Bob and Justin's Mad Movie Blog

My name is Bob. My friend Justin and I are aspiring filmmakers and we have pretty similar tastes in movies. This will include our take on what's going on in film and television today as well as updating you on the status of our own work.

Wednesday, September 27, 2006

"Flyboys" and "Confetti"

There aren't nearly enough movies made about World War I. There have been some very good ones in recent years ("A Very Long Engagement," "Joyeux Noel"), some masterpieces for the ages ("The Grand Illusion," "Lawrence of Arabia"), and even a TV comedy classic ("Blackadder Goes Forth") on the subject. But it's still a war that's been given the cinematic short shrift, especially when it comes to aviation. It was the first war to ever be fought in the sky yet few films about the air war come to mind. There's "Wings" (the first ever Best Picture winner), but that was a silent from 1927. Then in 1930 Howard Hughes released "Hell's Angels" with aerial sequences that are still enthralling to look at today. But after that there's pretty much just been "The Blue Max" (which I still haven't seen- sorry Mike) and whatever movie Peter O'Toole's character was filming in "The Stunt Man."
So when I heard about "Flyboys" I got very excited. I became even more excited when I heard it was to star James Franco (he was on "Freaks and Geeks" thus making him automatically awesome) and Jean Reno (he was the star of "Leon" a.k.a. "The Professional" thus making HIM automatically awesome). I really wanted to like this movie. Director Tony Bill could have gone two ways with this: 1) Make a serious war film, or 2) make a throwback to war movies of the forties and fifties. Either way he could have made a great movie. Instead he made one that's somewhere in the middle and just doesn't click the way it should.
It's based on the true story of the Lafayette Escadrille, a squadron comprised of American pilots fighting on the side of the French before Woodrow Wilson decided to commit to the fray. Franco's character, Blaine Rawlings, is a man in his twenties with nothing to stay home for outside of a possible arrest. When he arrives in France he's assigned with a group of men who embody virtually every war movie stereotype: the rich snob, the black guy who no one takes seriously at first except for the main character, the religious guy who the other guys constantly kid, etc. Now obviously these sorts of people are involved in any war and were probably a part of the real Escadrille. However, the script never makes these people characters. They just end up being broad stereotypes. The actors try but other than Martin Henderson ("The Ring"), as a disillusioned veteran pilot (the one fully developed character in the film), and the criminally underused Reno, they have little success.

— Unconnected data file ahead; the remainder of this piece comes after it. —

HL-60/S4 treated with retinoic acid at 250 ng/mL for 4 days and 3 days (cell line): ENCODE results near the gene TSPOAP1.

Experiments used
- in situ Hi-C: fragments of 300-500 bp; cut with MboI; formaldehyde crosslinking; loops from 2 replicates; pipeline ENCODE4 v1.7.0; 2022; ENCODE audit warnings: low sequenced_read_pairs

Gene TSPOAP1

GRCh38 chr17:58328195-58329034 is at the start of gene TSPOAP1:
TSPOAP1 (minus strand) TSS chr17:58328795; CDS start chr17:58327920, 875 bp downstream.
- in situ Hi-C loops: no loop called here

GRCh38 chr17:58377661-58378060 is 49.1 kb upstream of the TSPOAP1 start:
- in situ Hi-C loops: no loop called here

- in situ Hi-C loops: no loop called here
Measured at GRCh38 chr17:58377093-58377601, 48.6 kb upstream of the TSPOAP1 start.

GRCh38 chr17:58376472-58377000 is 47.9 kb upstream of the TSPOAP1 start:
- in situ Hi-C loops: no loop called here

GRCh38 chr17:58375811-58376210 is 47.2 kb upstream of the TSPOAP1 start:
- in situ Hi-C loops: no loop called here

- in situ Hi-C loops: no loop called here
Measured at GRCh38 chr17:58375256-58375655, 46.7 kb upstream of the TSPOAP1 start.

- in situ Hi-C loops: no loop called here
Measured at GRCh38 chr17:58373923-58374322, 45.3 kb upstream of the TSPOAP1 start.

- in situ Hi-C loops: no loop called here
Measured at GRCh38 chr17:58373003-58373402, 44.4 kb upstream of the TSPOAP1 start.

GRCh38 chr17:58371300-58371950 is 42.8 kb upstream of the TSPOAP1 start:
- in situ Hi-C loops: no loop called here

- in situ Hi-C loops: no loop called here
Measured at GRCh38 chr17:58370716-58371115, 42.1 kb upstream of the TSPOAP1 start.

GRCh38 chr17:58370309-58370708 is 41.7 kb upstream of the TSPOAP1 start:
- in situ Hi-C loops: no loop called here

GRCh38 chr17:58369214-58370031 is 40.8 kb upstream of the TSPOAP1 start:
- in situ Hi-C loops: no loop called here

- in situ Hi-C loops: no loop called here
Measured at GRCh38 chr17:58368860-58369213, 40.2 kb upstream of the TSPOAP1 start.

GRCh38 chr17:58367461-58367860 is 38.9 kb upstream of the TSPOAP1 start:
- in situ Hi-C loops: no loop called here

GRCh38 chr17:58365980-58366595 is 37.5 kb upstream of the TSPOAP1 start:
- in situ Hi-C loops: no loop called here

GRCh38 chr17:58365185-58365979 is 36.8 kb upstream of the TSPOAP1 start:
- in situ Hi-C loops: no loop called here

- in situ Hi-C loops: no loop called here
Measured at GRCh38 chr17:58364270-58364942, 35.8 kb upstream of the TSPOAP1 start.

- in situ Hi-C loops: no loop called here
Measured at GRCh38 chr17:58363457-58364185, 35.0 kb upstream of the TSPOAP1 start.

There are things in "Flyboys" that work. The air combat sequences are well executed, but it's just a shame that there is such a reliance on CGI. The sequence involving a dirigible (officially tied with "mustachioed" for greatest word in the English language) is especially exciting, and there are some fun bits here and there.
Overall I was let down by "Flyboys" but I've definitely heard compelling arguments for it from a number of people (Mike for instance). So while I don't recommend it, I certainly won't try to talk you out of seeing it if you desire to. And maybe it's one that I should give another look sometime. For now though I'm giving it 5.5/10.

I also saw "Confetti" a couple of nights ago. It's an unscripted mockumentary about three couples in a contest to plan the "Most Original Wedding of the Year." (Think "Best in Show" but with grooms instead of grooming.) It's not hilarious but I was smiling an awful lot. Martin Freeman (Tim from BBC's "The Office," Arthur Dent in "Hitchhiker's Guide") proves once again that there is no one better at earning an audience's sympathy as a put upon Englishman, and there is a lot to enjoy here. It's only in limited release right now and will probably be gone very fast. If you miss it, catch it on DVD. In the meantime, watch "This is Spinal Tap" again, because it will always be the greatest unscripted mockumentary ever made. 7/10 for "Confetti."

I saw "The Science of Sleep" recently as well. I promise I'll do a write up on that in the next day or two.

1 Comments:

At Tue Oct 03, 12:00:00 AM PDT, Blogger Mike the Marine said...

With regards to Flyboys, they wouldn't call them stereotypes if they weren't at least a little true:

There really was one black pilot and they really kept a lion as the squadron mascot (TWO, actually).

The only sad part of the film for me was that they went fictional with it. It seems to me that there were more than enough FACTS to make a damn interesting movie.

 

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